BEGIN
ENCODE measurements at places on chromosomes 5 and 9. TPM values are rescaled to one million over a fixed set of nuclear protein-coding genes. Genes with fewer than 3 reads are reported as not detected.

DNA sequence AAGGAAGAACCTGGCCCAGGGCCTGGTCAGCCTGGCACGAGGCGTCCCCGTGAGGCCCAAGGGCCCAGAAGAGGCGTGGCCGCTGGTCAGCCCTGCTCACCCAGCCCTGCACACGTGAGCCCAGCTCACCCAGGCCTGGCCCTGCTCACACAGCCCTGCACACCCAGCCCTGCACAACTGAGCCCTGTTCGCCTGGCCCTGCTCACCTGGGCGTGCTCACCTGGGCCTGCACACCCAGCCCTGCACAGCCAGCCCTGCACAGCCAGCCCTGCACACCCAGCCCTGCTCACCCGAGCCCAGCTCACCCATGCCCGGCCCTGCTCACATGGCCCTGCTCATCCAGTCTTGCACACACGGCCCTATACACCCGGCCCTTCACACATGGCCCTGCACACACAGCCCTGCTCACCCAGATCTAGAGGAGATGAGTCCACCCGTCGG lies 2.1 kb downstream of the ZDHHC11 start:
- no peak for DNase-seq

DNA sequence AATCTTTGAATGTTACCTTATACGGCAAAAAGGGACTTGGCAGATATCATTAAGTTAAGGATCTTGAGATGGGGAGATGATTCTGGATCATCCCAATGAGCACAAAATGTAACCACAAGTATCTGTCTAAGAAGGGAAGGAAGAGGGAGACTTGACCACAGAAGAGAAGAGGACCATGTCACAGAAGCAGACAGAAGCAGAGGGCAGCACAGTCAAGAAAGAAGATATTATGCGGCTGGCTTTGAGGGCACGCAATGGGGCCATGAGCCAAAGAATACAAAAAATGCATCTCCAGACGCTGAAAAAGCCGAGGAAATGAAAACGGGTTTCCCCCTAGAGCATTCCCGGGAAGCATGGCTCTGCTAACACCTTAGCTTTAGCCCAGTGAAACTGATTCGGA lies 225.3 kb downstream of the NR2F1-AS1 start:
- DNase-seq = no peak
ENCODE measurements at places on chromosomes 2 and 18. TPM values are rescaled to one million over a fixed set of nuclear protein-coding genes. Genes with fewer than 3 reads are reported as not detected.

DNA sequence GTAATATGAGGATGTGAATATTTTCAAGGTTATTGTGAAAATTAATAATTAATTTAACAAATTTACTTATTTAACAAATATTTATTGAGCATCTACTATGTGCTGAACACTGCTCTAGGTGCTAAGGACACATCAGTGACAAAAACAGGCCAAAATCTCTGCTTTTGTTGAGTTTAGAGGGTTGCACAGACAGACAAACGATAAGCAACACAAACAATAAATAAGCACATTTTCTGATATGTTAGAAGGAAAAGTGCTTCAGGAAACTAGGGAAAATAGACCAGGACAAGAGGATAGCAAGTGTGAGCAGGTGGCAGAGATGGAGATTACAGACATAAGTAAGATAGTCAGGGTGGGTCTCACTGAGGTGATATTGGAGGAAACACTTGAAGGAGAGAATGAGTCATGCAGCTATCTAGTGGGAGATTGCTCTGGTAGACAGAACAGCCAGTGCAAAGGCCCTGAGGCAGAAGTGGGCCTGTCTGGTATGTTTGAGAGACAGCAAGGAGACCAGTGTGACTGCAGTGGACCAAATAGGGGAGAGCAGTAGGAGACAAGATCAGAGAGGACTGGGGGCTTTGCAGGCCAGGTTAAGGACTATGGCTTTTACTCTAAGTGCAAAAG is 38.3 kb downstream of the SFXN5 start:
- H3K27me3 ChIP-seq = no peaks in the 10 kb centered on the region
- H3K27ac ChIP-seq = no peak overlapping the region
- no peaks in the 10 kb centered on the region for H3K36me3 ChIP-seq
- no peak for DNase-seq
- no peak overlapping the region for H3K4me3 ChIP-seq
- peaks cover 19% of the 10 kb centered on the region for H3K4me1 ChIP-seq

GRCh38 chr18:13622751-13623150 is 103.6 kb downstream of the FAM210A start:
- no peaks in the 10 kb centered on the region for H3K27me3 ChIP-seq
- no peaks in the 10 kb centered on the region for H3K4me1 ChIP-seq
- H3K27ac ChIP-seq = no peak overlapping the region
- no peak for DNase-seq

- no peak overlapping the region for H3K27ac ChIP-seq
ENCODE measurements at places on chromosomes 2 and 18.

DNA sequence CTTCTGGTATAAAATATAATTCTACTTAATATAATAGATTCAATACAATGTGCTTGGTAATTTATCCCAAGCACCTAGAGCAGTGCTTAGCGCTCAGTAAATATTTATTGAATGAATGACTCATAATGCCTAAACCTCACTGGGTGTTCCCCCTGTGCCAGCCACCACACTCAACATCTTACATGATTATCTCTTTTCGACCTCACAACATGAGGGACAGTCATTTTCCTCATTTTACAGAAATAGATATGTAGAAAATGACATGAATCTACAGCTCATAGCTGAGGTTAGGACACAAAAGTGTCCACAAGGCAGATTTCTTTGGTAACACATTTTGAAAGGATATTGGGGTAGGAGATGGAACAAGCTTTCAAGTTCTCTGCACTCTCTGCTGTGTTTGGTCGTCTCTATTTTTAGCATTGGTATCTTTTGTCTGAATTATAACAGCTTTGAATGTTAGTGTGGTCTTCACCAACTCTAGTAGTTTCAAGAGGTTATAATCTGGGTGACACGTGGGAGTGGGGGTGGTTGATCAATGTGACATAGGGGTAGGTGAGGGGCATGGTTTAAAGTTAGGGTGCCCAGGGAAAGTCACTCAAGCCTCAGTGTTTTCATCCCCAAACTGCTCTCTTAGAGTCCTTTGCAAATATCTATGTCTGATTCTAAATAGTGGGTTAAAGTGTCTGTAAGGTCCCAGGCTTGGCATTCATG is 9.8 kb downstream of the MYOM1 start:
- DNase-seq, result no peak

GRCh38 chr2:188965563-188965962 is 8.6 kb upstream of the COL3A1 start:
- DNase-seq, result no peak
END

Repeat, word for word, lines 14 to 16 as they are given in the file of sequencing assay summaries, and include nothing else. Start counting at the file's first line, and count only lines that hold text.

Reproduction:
GRCh38 chr18:13622751-13623150 is 103.6 kb downstream of the FAM210A start:
- no peaks in the 10 kb centered on the region for H3K27me3 ChIP-seq
- no peaks in the 10 kb centered on the region for H3K4me1 ChIP-seq